Early Childhood

Research has demonstrated the benefits of pre-K and early childhood educational programs. Yet, despite overwhelming evidence of its importance for educational success, most 3- and 4-year-olds in the United States do not have access to publicly funded programs. Quality child care that includes developmental and educational components must be made more accessible. Head Start and other Early Education initiatives deserve increased support at the federal, state and local levels.

Great Gifts for Mothers of Young Children: Quality, Accessible, Affordable Early Care and Education

Quality early care and education are truly a gifts that will keep on giving, not only to mothers, but to all of us.  We’re not saying that it’s only important to mothers; fathers need and want this too.  However, there has been much research on its impact on mothers, especially single mothers.  According to the Center for American Progress, “...although mothers are now the primary breadwinners or co-breadwinners in nearly two-thirds of American households with children, women spend more than twice as much time as men providing primary care to children.


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Tools for Student Parent Success: Varieties of Campus Child Care

 This toolkit is the first in a series by the Institute for Women’s Policy Research (IWPR). It introduces the wide variety of child care services that exist at institutions of higher learning. Rather than an exhaustive study of campus child care programs, it is an introduction to possible options. It is for those seeking to provide quality child care at colleges or universities and for those considering how to expand or rethink existing services.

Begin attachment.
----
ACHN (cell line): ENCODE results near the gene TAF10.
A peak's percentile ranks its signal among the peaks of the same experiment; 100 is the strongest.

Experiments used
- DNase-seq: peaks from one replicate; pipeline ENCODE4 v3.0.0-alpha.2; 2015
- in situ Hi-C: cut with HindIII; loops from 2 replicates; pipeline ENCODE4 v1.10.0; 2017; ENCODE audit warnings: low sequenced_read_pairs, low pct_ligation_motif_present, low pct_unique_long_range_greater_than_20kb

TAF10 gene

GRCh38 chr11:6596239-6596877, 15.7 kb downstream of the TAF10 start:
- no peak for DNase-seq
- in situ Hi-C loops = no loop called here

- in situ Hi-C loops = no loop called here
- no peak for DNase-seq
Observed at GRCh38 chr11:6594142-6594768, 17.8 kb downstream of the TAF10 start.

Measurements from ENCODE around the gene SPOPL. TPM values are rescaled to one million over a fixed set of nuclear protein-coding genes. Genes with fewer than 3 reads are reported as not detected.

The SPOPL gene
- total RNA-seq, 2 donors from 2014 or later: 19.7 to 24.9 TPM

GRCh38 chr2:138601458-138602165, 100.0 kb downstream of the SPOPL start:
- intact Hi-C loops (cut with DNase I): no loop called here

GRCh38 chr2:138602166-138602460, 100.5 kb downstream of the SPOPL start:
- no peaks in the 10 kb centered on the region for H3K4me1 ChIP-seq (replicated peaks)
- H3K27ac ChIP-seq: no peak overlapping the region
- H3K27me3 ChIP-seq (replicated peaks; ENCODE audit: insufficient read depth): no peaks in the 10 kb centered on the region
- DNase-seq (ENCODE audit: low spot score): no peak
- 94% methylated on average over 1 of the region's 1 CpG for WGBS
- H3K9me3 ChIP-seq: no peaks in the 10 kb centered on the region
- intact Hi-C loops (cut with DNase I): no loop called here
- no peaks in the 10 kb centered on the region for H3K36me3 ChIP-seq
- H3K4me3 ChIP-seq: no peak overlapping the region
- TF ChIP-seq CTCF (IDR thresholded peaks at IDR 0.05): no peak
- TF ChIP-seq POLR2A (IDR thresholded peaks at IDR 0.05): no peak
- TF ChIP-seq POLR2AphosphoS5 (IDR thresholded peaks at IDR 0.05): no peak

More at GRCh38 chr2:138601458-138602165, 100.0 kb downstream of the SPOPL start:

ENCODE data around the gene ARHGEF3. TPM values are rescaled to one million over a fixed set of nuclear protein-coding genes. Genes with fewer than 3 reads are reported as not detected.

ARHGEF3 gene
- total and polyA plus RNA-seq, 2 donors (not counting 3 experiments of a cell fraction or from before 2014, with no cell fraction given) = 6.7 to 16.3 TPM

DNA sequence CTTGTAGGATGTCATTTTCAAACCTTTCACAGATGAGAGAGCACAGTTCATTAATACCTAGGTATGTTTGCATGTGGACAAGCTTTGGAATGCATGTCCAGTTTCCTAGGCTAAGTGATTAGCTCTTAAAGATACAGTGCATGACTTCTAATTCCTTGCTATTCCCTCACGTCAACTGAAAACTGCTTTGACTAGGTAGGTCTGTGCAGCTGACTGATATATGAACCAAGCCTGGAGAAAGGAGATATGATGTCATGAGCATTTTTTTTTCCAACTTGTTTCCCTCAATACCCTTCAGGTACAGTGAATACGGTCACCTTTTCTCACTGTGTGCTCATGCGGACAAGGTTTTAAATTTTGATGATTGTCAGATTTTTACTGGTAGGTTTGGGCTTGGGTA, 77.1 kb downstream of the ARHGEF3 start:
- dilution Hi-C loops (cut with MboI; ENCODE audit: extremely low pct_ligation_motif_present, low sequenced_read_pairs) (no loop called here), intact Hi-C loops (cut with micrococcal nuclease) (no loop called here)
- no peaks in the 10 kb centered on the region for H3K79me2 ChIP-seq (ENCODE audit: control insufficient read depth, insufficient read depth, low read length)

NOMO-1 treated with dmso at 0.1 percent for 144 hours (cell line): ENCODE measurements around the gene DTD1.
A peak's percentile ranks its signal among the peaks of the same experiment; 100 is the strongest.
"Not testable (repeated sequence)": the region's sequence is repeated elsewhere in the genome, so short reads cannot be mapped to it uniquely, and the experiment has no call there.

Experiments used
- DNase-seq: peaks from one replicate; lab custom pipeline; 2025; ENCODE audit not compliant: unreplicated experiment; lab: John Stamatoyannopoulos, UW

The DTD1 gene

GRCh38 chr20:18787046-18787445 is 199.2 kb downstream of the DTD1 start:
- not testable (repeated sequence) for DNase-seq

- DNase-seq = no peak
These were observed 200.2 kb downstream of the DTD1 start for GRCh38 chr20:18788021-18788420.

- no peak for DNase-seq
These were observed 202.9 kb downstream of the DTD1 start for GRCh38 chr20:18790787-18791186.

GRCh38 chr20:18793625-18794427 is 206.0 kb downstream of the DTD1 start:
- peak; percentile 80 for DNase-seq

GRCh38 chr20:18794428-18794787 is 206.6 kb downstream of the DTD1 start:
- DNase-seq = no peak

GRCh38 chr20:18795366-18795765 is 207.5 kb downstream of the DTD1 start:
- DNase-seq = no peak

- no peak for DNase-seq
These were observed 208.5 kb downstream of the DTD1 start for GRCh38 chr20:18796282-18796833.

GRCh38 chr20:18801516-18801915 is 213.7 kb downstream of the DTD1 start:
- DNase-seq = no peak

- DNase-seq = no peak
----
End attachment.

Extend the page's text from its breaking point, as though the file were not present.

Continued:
URL: 
http://www.iwpr.org/publications/pubs/tools-for-student-parent-success-varieties-of-campus-child-care

KIDSCOUNT Data Snapshot on Children Living in High-Poverty Communities

 This Data Snapshot highlights newly available national, state, and city data in the KIDS COUNT Data Center that shows a 25 percent increase in the number of children residing in areas of concentrated poverty since 2000. The snapshot indicates how high-poverty communities are harmful to children, outlines regions in which concentrated poverty has grown the most, and offers recommendations to address these issues.

The Annie E. Casey Foundation, 2012

URL: 
http://www.aecf.org/KnowledgeCenter/Publications.aspx?pubguid={DF6A3A0E-9AA3-405E-9FB9-E1D9C80C5E5C}

Investing in Child Care Pays Large Dividends in Economic Growth

By Shyama Venkateswar, Ph.D.*

I joined a distinguished panel of researchers, advocates, and experts at the Yale Club on Thursday, January 19th when I presented our latest studies on increasing the access of low-income women to child care.

The panel was led by Jessica Sager, Co-Founder and Executive Director of All Our Kin, an innovative Connecticut-based program that has had significant success in training child care providers and increasing the economic security of low-income women.

To many of us, investing in child care is a no-brainer, but rigorous data from the Connecticut Center for Economic Analysis showed that for every dollar invested in child care, the state of Connecticut earned $15-20 in economic benefits. In other words, child care not only pays for itself, but has a significant multiplier effect on the economy and on our society.


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